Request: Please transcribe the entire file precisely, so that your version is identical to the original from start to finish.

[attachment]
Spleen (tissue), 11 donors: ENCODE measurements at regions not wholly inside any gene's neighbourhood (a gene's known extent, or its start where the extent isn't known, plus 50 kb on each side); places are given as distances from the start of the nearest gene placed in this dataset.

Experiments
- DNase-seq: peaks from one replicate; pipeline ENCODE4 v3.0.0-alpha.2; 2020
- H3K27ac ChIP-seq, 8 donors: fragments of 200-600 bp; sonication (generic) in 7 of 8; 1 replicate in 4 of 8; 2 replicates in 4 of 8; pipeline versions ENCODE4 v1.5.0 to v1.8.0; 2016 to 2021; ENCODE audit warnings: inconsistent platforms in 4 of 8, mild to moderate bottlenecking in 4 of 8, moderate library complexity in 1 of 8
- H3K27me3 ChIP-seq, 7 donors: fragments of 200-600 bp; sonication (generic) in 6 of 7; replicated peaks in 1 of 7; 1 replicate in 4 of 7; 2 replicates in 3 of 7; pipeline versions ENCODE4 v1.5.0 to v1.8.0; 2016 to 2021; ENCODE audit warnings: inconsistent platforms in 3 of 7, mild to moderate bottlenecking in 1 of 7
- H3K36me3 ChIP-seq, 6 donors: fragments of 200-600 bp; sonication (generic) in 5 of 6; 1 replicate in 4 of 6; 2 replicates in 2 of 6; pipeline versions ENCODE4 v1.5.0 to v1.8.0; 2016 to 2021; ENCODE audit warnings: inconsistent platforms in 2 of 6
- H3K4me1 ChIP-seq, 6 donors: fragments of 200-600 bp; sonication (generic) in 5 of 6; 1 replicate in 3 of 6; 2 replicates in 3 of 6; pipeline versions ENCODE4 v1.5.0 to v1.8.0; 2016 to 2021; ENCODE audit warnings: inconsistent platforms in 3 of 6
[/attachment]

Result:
Spleen (tissue), 11 donors: ENCODE measurements at regions not wholly inside any gene's neighbourhood (a gene's known extent, or its start where the extent isn't known, plus 50 kb on each side); places are given as distances from the start of the nearest gene placed in this dataset.

Experiments
- DNase-seq: peaks from one replicate; pipeline ENCODE4 v3.0.0-alpha.2; 2020
- H3K27ac ChIP-seq, 8 donors: fragments of 200-600 bp; sonication (generic) in 7 of 8; 1 replicate in 4 of 8; 2 replicates in 4 of 8; pipeline versions ENCODE4 v1.5.0 to v1.8.0; 2016 to 2021; ENCODE audit warnings: inconsistent platforms in 4 of 8, mild to moderate bottlenecking in 4 of 8, moderate library complexity in 1 of 8
- H3K27me3 ChIP-seq, 7 donors: fragments of 200-600 bp; sonication (generic) in 6 of 7; replicated peaks in 1 of 7; 1 replicate in 4 of 7; 2 replicates in 3 of 7; pipeline versions ENCODE4 v1.5.0 to v1.8.0; 2016 to 2021; ENCODE audit warnings: inconsistent platforms in 3 of 7, mild to moderate bottlenecking in 1 of 7
- H3K36me3 ChIP-seq, 6 donors: fragments of 200-600 bp; sonication (generic) in 5 of 6; 1 replicate in 4 of 6; 2 replicates in 2 of 6; pipeline versions ENCODE4 v1.5.0 to v1.8.0; 2016 to 2021; ENCODE audit warnings: inconsistent platforms in 2 of 6
- H3K4me1 ChIP-seq, 6 donors: fragments of 200-600 bp; sonication (generic) in 5 of 6; 1 replicate in 3 of 6; 2 replicates in 3 of 6; pipeline versions ENCODE4 v1.5.0 to v1.8.0; 2016 to 2021; ENCODE audit warnings: inconsistent platforms in 3 of 6